Recommendations regarding reading out long-form PDFs on iOS?

Hello all,

Any recommendations for an app/solution to this?

Background: I spend about an hour commuting per day, driving to and from work.
Instead of only listening to podcasts, I often want to listen to an article/long-form writing piece that I am currently in the process of completing.

As in, I’d like to have it read back to me, whilst driving. As an auditory ‘learner’, I find it helps me to embed what I have written, and hearing it also helps in identifying sections of writing that needs improvement.

Currently, I strip the text of any footnotes/endnotes, and convert to PDF.
I then airdrop that onto my phone.

Done so far:

1.) I have used the built-in iOS accessibility feature (two-finger swipe from the top) to read text to me.
2.) I have tried some of the app-specific “reading-tools” to read the text to me.

Regarding option 1.) >> this works OK, but when I am forced to rely on the iOS feature, then I’m faced with it only reading a page at a time.
This is hardly ideal, since then I have to keep dismissing and re-starting the process page-by-page.
Anyone had the iOS feature read back text where they had the PDF displayed as a continuous document, that doesn’t require page turning?

Regarding option 2.) >> I use Goodreader, which is a great PDF reader, but the ‘reading-technology’ is not great. It’s not as fluid as the iOS feature, and makes hearing what is being said (especially with technical/jargonistic text) difficult.
I’ve also tried Documents by Readdle. This doesn’t have a built-in feature, but does display the PDF as one continuous document.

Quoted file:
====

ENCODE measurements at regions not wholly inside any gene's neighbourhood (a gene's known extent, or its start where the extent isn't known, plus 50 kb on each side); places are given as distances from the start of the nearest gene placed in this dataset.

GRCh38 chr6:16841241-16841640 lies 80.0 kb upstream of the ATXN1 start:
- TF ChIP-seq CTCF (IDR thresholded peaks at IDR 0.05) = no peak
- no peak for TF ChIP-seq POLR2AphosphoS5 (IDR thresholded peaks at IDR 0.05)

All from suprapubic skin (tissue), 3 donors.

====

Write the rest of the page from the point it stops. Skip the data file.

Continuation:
I was quite optimistic, only for the iOS accessibility voice-over to read the text ‘underneath’ the PDF – as in, my file-structure inside Documents… For some reason, it doesn’t ‘see’ the PDF document, in order to read it back.

Any apps that someone can recommend, or an alternative to the above, that might work better?


Voice Dream Reader.

If the provided voices are not to your satisfaction you can download (and pay for) better quality voices from a number of sources. Voices are customisable for pitch, speed etc as are pronunciations. Whilst the reading style may take a little getting used to, once you adjust to your preferences it is a set and forget situation.

I have a sight impaired family member. I save numerous daily newspaper articles including long form stuff (eg Guardian long reads, featured investigations, weekend supplement etc) as PDFs; throw them into Voice Dream’s reading list (on an iPhone) and leave a couple of hours ‘reading’ (ie listening). Voice Dream just starts and keeps going until stopped.

Voice Dream also handles a variety of different document formats, text, rtf, e-pub etc.

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Cheers – will go and have a look. Never heard of it, so thank you for the suggestion.

[Edit:] Took the plunge, and this appears to be the closest to what I was looking for.
Its voice/reading-system is better than what I have heard so far, and there is plenty of adjustment options.

It allows me to pull in from the Files app, which is nice.
It struggles a bit with footnote numbering, but this is not a big issue at all – and something I can manage.
Thanks again!


I have been looking for something like this – looking forward to giving it a try soon. I’d love to hear about any other strengths/weaknesses as you start to play with it!